I've been playing the Battlefield series since the original game, Battlefield 1942. Any long-time Battlefield player will tell you what makes the series great are the random moments where something happens that you didn't know was possible. But in Battlefield 3, one map let you re-create that moment every match.
So you're playing Battlefield 3. Your current goal is to capture a helipad, so you keep fighting your way down the mountain, getting sniped, planting bombs, over and over. Eventually you manage to take control of the helipad and run forward to your next objective, only to see it's a tiny speck at the base of the mountain. Well this is Battlefield, so without hesitation, you and your team sprint off the edge of the cliff and parachute down, ready to keep fighting.
During the marketing of Battlefield 4, DICE spent a lot of time talking about their new "levolution" feature, which allows you to create those "Only in Battlefield" moments by doing things like destroying a dam and flooding the level. Now, I'm not saying those features aren't fun, they definitely are. But those moments have always existed in the Battlefield series, long before levolution. Playing Rush mode on Damavand Peak in BF3 is not only a perfect example of these moments, it's also been my go-to example of why this series is so much fun.
What makes Damavand Peak special (in Rush mode) is that the second pair of objectives are on top of a 500-meter-high cliffside helipad. When those objectives are taken, the attackers clean up the remaining defenders and move as far forward as possible — to the helipad. It takes a minute or two for the map boundaries to change, so the result is a large group of players all standing on the helipad waiting for the game to announce that they can continue to the next objectives. The moment those new objectives pop up, the entire team jumps off that helipad and a swarm of parachutes rain down on the waiting enemies. This video from Meatwagon22 shows it in action, and Shibby2142 takes it to the logical extreme, with all 64 players jumping off at the same time.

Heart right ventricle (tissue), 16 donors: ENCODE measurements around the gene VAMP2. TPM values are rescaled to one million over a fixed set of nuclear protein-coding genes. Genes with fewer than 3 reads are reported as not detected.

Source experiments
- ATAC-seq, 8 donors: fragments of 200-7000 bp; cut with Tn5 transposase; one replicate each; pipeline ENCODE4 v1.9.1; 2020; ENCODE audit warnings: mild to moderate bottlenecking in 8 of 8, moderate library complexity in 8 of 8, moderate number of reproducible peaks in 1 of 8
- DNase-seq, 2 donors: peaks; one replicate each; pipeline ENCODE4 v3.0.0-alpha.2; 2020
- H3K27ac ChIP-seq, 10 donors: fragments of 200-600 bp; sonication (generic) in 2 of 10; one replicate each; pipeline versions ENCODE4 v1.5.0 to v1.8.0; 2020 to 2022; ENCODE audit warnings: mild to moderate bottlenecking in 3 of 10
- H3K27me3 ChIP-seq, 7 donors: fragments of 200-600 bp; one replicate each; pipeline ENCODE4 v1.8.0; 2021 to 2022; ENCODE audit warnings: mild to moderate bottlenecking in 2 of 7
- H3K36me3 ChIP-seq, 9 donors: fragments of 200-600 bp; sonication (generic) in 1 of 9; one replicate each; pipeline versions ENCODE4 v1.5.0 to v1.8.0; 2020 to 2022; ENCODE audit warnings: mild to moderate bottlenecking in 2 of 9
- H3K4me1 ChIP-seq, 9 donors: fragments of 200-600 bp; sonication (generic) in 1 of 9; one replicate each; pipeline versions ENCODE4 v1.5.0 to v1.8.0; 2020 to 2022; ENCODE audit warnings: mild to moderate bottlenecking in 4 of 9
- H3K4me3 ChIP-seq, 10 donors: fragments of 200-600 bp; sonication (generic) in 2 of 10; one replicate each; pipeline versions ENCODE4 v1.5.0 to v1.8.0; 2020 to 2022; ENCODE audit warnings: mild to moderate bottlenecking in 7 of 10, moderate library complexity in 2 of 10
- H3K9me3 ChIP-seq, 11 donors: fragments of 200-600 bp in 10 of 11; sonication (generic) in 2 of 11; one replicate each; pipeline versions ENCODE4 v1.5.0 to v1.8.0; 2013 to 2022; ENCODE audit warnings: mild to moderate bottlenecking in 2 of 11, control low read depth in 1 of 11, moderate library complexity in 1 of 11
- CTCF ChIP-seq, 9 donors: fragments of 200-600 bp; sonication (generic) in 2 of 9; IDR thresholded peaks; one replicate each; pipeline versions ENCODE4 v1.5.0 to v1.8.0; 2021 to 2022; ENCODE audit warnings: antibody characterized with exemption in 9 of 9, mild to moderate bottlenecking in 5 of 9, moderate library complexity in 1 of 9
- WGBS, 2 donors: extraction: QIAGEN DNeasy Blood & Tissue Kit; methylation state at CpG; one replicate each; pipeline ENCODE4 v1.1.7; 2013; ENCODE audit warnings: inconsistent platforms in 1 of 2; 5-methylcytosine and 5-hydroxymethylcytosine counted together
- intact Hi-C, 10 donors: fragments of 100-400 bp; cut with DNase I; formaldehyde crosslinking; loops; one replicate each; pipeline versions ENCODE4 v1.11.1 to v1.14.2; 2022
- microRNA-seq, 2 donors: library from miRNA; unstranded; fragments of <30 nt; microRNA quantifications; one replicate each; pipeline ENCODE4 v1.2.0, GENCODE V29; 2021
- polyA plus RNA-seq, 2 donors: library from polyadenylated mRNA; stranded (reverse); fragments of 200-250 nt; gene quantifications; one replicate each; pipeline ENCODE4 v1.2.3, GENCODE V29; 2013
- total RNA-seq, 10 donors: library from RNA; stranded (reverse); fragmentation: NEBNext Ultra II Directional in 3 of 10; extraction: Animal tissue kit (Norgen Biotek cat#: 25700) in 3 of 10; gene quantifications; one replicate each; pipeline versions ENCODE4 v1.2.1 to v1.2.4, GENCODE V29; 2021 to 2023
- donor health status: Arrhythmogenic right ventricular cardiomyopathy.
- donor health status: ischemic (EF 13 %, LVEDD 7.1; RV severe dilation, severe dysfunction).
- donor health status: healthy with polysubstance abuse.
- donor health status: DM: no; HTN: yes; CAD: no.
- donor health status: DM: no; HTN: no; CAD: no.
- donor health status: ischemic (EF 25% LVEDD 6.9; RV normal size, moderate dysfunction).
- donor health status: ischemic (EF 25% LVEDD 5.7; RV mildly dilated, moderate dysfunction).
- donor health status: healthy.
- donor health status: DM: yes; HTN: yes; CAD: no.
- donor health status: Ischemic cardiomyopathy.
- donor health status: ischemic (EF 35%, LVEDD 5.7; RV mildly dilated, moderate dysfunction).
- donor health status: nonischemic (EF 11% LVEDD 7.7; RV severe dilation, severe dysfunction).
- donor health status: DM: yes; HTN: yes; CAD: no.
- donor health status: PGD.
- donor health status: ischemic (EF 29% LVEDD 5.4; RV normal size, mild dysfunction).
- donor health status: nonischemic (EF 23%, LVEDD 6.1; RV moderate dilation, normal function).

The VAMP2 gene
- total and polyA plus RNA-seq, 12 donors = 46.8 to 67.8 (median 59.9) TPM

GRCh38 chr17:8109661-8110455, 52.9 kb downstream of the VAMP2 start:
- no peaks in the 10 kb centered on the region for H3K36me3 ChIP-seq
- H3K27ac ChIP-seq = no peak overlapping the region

There are many moments during the course of playing Battlefieldthat can be far more exciting than this, but this map guaranteed an "only in Battlefield" moment every single match. The series has plenty of other big explosions, collapsing buildings, and the like, but nothing has ensured that feeling of being part of a huge team quite like this map.
Last-Gen Heroes is Kotaku's look back at the seventh generation of console gaming. In the weeks leading up to the launch of the PlayStation 4 and the Xbox One, we'll be celebrating the Heroes — and the Zeroes — of the last eight years of console video gaming.